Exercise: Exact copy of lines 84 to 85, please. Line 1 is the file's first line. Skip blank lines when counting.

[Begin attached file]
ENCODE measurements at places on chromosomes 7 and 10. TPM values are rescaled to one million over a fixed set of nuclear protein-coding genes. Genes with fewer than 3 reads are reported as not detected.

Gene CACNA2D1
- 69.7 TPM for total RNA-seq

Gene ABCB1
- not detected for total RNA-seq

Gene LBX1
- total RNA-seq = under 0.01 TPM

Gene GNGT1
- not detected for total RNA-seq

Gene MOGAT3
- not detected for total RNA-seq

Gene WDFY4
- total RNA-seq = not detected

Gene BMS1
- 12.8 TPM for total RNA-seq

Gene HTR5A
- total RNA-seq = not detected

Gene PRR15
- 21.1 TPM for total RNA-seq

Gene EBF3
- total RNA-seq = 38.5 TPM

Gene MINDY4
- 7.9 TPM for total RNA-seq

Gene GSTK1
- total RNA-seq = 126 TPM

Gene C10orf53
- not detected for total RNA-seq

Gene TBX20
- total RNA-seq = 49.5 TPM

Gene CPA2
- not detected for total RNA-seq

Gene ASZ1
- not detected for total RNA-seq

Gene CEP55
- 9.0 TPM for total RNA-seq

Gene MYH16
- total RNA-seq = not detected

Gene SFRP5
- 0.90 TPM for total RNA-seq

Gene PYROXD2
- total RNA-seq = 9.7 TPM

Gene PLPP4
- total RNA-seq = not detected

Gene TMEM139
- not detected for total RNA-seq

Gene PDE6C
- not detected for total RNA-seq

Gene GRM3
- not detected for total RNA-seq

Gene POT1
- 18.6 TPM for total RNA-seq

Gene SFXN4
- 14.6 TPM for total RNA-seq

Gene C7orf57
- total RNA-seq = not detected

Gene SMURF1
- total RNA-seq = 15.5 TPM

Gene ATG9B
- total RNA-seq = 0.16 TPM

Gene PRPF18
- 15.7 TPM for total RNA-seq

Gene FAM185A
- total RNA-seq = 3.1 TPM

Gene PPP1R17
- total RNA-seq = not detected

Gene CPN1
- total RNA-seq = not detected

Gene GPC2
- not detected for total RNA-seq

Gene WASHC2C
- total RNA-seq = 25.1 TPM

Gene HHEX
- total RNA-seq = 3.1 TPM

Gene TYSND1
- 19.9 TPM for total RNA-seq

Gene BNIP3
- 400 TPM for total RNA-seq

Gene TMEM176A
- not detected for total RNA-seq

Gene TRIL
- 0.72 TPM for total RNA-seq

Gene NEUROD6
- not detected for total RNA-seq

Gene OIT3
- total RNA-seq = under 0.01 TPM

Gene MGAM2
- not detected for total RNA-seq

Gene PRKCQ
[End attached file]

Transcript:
Gene OIT3
- total RNA-seq = under 0.01 TPM